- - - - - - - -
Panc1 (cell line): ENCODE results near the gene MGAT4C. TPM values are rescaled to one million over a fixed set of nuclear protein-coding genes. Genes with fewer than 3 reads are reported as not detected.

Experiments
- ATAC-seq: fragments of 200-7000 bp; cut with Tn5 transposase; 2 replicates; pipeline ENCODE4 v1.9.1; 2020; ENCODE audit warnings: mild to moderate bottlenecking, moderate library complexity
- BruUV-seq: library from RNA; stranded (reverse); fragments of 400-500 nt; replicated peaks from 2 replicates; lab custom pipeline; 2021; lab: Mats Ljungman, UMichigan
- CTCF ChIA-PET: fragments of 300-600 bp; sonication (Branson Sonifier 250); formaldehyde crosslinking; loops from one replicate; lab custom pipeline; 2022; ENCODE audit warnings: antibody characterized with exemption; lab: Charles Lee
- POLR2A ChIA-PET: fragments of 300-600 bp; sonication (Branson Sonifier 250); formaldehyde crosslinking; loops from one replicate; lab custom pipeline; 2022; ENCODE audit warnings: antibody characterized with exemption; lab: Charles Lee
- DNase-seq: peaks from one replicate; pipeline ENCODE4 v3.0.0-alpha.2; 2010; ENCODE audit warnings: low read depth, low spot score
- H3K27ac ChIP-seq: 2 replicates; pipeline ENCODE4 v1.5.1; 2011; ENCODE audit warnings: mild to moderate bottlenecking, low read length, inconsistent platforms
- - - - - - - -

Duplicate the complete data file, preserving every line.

Panc1 (cell line): ENCODE results near the gene MGAT4C. TPM values are rescaled to one million over a fixed set of nuclear protein-coding genes. Genes with fewer than 3 reads are reported as not detected.

Experiments
- ATAC-seq: fragments of 200-7000 bp; cut with Tn5 transposase; 2 replicates; pipeline ENCODE4 v1.9.1; 2020; ENCODE audit warnings: mild to moderate bottlenecking, moderate library complexity
- BruUV-seq: library from RNA; stranded (reverse); fragments of 400-500 nt; replicated peaks from 2 replicates; lab custom pipeline; 2021; lab: Mats Ljungman, UMichigan
- CTCF ChIA-PET: fragments of 300-600 bp; sonication (Branson Sonifier 250); formaldehyde crosslinking; loops from one replicate; lab custom pipeline; 2022; ENCODE audit warnings: antibody characterized with exemption; lab: Charles Lee
- POLR2A ChIA-PET: fragments of 300-600 bp; sonication (Branson Sonifier 250); formaldehyde crosslinking; loops from one replicate; lab custom pipeline; 2022; ENCODE audit warnings: antibody characterized with exemption; lab: Charles Lee
- DNase-seq: peaks from one replicate; pipeline ENCODE4 v3.0.0-alpha.2; 2010; ENCODE audit warnings: low read depth, low spot score
- H3K27ac ChIP-seq: 2 replicates; pipeline ENCODE4 v1.5.1; 2011; ENCODE audit warnings: mild to moderate bottlenecking, low read length, inconsistent platforms